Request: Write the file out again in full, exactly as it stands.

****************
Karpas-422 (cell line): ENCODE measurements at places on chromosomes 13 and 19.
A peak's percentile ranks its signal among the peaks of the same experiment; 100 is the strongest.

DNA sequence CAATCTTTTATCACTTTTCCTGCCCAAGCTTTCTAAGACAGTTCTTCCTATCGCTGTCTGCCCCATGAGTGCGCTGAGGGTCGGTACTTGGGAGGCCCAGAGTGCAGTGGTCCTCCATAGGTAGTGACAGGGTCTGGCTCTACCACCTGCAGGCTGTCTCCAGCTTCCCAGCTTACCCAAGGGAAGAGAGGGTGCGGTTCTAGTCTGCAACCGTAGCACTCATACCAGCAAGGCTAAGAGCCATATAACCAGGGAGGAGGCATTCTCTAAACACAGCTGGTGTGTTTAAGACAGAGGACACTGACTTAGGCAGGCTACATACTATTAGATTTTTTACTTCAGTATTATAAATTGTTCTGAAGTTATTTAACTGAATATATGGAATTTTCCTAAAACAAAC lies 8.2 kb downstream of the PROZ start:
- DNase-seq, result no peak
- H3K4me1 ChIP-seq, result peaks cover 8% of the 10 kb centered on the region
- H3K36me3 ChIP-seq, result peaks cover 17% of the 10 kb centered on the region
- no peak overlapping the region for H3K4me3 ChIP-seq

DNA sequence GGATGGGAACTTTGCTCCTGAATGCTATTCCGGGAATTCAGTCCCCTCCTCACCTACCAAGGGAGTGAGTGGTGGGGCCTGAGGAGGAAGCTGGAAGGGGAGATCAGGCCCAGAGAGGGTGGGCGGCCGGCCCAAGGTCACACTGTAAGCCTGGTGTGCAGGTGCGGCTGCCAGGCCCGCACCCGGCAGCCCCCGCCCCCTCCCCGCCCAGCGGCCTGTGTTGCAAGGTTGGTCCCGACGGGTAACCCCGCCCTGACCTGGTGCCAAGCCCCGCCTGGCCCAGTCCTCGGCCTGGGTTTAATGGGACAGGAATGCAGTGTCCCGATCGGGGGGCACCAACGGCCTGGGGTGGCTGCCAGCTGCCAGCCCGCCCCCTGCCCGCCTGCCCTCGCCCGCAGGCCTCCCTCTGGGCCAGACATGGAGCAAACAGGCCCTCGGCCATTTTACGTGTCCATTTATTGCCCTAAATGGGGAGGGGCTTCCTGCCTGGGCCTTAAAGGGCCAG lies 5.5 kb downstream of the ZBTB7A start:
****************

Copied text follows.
Karpas-422 (cell line): ENCODE measurements at places on chromosomes 13 and 19.
A peak's percentile ranks its signal among the peaks of the same experiment; 100 is the strongest.

DNA sequence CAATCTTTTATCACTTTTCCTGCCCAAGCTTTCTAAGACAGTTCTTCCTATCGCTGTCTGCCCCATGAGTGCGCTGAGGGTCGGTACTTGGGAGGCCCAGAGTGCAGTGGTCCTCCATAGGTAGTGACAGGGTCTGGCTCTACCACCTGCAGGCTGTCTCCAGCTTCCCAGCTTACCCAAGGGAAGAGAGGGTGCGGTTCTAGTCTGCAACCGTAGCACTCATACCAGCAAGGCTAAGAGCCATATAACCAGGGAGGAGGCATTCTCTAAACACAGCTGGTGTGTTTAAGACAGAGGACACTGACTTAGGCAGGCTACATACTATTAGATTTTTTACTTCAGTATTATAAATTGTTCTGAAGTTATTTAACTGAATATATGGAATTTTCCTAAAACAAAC lies 8.2 kb downstream of the PROZ start:
- DNase-seq, result no peak
- H3K4me1 ChIP-seq, result peaks cover 8% of the 10 kb centered on the region
- H3K36me3 ChIP-seq, result peaks cover 17% of the 10 kb centered on the region
- no peak overlapping the region for H3K4me3 ChIP-seq

DNA sequence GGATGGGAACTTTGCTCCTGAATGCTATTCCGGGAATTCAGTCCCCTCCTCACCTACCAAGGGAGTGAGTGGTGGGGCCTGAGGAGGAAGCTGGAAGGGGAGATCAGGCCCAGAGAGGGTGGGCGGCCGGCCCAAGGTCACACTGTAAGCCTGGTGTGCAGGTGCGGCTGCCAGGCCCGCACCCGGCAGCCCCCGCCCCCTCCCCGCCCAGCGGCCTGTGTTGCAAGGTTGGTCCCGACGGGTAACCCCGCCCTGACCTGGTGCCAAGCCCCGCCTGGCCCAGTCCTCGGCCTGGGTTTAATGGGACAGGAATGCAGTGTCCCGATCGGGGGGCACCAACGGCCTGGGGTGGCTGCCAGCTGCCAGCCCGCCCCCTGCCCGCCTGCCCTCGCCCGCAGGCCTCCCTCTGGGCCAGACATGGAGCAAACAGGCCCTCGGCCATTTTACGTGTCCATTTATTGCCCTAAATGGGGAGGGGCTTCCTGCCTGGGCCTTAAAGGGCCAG lies 5.5 kb downstream of the ZBTB7A start: